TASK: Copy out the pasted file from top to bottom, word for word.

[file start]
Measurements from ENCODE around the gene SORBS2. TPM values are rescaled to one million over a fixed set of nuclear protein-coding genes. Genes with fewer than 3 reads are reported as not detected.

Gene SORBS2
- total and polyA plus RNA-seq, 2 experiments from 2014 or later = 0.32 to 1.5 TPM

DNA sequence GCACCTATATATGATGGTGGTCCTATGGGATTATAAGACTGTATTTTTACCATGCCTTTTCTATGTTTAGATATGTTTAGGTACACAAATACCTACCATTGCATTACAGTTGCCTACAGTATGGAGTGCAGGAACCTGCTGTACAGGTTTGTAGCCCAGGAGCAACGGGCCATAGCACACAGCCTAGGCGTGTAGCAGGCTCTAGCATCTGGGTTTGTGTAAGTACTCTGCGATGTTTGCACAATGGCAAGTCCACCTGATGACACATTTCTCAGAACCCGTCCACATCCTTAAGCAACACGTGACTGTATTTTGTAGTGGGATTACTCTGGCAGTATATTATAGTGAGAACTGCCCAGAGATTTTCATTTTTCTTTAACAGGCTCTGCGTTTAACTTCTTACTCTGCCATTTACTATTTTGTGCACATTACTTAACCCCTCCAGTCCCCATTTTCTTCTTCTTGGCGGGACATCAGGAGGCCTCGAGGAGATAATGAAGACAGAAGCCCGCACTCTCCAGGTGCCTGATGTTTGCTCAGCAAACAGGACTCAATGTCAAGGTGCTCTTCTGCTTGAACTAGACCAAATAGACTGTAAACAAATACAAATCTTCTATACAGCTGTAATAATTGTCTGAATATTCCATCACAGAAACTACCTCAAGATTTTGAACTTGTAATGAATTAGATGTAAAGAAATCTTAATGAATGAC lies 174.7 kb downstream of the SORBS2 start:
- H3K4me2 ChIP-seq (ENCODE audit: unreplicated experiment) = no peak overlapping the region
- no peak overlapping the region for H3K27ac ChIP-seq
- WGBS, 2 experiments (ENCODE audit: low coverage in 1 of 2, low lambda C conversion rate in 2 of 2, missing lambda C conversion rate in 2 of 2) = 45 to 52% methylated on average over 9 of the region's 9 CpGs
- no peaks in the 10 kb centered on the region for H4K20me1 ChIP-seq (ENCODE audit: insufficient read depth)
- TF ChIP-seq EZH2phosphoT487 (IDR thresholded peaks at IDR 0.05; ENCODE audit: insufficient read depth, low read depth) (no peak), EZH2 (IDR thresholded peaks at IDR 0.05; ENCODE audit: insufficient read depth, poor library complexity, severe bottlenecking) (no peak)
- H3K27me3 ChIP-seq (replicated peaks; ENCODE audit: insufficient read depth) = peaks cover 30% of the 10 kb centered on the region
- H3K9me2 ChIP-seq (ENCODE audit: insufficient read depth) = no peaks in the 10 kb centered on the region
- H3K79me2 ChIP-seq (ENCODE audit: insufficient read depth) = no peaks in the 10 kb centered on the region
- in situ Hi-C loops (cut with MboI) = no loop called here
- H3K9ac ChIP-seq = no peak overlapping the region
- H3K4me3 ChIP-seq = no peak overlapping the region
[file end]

Measurements from ENCODE around the gene SORBS2. TPM values are rescaled to one million over a fixed set of nuclear protein-coding genes. Genes with fewer than 3 reads are reported as not detected.

Gene SORBS2
- total and polyA plus RNA-seq, 2 experiments from 2014 or later = 0.32 to 1.5 TPM

DNA sequence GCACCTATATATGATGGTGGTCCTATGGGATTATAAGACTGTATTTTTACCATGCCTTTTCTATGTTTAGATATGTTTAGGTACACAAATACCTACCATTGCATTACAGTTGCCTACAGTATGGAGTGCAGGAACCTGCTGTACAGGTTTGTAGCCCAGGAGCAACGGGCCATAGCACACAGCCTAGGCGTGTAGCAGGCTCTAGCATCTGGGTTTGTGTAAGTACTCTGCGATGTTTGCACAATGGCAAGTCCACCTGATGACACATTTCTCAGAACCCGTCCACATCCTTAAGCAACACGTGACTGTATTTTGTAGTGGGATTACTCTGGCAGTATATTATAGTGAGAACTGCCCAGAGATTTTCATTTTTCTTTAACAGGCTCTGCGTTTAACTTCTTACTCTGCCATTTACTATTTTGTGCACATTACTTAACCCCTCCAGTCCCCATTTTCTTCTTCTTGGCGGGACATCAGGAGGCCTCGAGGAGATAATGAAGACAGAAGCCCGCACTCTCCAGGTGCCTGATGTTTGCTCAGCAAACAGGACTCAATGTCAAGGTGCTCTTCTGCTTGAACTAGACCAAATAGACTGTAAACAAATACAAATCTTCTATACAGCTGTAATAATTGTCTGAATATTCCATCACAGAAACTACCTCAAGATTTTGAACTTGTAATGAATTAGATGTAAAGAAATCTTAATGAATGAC lies 174.7 kb downstream of the SORBS2 start:
- H3K4me2 ChIP-seq (ENCODE audit: unreplicated experiment) = no peak overlapping the region
- no peak overlapping the region for H3K27ac ChIP-seq
- WGBS, 2 experiments (ENCODE audit: low coverage in 1 of 2, low lambda C conversion rate in 2 of 2, missing lambda C conversion rate in 2 of 2) = 45 to 52% methylated on average over 9 of the region's 9 CpGs
- no peaks in the 10 kb centered on the region for H4K20me1 ChIP-seq (ENCODE audit: insufficient read depth)
- TF ChIP-seq EZH2phosphoT487 (IDR thresholded peaks at IDR 0.05; ENCODE audit: insufficient read depth, low read depth) (no peak), EZH2 (IDR thresholded peaks at IDR 0.05; ENCODE audit: insufficient read depth, poor library complexity, severe bottlenecking) (no peak)
- H3K27me3 ChIP-seq (replicated peaks; ENCODE audit: insufficient read depth) = peaks cover 30% of the 10 kb centered on the region
- H3K9me2 ChIP-seq (ENCODE audit: insufficient read depth) = no peaks in the 10 kb centered on the region
- H3K79me2 ChIP-seq (ENCODE audit: insufficient read depth) = no peaks in the 10 kb centered on the region
- in situ Hi-C loops (cut with MboI) = no loop called here
- H3K9ac ChIP-seq = no peak overlapping the region
- H3K4me3 ChIP-seq = no peak overlapping the region